, 07 November, 2019 / 4:18 AM
A month after the Catholic Bishops in Kenya launched a six-month country-wide campaign against graft through what they called “Breaking the Chains of Corruption,” ACI Africa has reached out to the Prelates to testify about the progress of their widely publicized and acclaimed initiative. While some have started off the campaign, others are yet to officially roll out the planned activities in their respective dioceses and jurisdictions amid dissenting voices from some priests.
“Already we have started with three barracks which we are taking as a sample before we start,” the Apostolic Administrator of the Military Ordinariate, Msgr. Benjamin Maswili told ACI Africa in an interview.
“The plan is to start with the Chaplains themselves and they will make the commitment while removing the shoes so that when they go back to the barracks they will be an example and educate other people about it when they themselves have already denounced any involvement with corruption,” Msgr. Maswili added.
According to the Colonel, it’s after the Chaplains make their commitment that the campaign will be rolled out in the whole Ordinariate on the first Sunday of Advent (December 1) and will follow the guidelines provided by the Kenya Conference of Catholic Bishops (KCCB).
“After the Creed, we shall be renewing our baptismal promises and after that we shall be using water to remind ourselves about baptism and also to bless ourselves then we go on with the liturgy,” the Apostolic Administrator told ACI Africa.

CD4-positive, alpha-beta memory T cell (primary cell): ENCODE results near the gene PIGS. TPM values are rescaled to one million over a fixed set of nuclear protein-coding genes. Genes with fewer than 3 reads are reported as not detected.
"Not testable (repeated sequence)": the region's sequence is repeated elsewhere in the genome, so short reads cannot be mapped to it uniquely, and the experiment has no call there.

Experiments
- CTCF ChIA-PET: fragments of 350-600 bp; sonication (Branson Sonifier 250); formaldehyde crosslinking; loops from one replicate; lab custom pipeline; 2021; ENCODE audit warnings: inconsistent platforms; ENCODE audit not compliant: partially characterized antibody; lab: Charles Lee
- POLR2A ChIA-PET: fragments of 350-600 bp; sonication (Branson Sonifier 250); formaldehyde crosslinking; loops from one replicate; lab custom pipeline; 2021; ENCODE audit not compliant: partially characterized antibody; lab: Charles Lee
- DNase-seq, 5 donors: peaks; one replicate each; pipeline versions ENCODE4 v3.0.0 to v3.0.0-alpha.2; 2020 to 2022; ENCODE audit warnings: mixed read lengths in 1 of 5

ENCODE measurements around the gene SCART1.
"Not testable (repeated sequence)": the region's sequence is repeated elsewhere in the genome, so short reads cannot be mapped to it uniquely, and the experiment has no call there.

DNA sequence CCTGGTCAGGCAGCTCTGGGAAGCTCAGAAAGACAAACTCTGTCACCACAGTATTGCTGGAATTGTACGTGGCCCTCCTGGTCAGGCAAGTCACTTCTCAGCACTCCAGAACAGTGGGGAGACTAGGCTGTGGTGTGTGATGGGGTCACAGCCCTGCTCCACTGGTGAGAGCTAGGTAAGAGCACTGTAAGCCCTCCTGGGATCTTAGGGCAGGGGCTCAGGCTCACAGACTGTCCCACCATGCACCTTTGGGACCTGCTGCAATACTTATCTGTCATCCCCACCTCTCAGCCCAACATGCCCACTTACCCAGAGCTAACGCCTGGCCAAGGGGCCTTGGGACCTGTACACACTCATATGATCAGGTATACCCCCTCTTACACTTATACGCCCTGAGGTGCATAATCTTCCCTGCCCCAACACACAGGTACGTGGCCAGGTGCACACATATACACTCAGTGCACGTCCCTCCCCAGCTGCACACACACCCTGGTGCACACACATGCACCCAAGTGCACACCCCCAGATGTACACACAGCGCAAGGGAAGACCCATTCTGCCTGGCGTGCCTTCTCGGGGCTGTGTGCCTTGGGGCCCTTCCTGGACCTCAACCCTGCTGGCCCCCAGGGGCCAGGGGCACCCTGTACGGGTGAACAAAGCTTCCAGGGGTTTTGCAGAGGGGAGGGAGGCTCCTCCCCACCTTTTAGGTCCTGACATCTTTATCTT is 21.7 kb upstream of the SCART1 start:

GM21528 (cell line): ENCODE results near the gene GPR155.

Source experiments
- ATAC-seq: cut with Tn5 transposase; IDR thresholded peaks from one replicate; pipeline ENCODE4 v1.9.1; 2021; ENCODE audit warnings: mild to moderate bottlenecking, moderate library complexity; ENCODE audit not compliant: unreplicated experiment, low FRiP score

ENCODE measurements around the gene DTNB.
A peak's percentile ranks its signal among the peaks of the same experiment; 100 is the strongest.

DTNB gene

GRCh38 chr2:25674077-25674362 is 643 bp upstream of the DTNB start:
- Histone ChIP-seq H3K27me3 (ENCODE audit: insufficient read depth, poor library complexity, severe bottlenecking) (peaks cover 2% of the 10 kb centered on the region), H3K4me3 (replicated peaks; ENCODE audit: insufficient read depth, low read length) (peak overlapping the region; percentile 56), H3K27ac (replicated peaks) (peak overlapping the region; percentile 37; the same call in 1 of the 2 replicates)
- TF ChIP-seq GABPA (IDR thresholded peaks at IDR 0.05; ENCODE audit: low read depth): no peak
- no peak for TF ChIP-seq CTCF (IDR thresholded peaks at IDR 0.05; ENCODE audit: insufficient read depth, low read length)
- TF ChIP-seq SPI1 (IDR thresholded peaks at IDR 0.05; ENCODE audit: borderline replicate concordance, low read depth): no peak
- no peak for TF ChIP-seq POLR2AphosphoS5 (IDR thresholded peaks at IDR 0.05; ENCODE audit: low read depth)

“After the post-communion prayer, the Christians will line up, remove the shoes and make their commitment and then sign the commitment and leave it so that we can have a book where we shall be having a record of everybody in the Ordinariate who has taken a stand against corruption,” he added.
In the Archdiocese of Mombasa where the campaign has already been launched, the Local Ordinary has taken it upon himself to sensitize people about the vice in various forums saying “ I do that to every parish and church I go to and I remind all of us of our particular roles.”
“Recently I had about 1,500 students from 20 colleges and I made them also take the promise and I pinned on them the (anti-corruption) ribbon, which is white and green,” Archbishop Martin Kivuva told ACI Africa in an interview and explained, “White - we must cleanse Kenya to be white like snow and green for there is hope if all of us collaborate.”
For the Archdiocese of Nyeri in Central Kenya, Archbishop Anthony Muheria told ACI Africa that the campaign will be launched during the Archdiocesan Family Day on November 23, an event that will involve a public procession and renewal of baptismal promises, and later a cascading of the campaign to the parishes during the Advent season.
“We also have a youth walk for the campaign with about 6,000-7,000 youths at the end of November and we are also going to have a long seminar with young people,” the Opus Dei Prelate said and added, “We are also going to meet the leaders but first we are going to the grassroots, to the Christians.”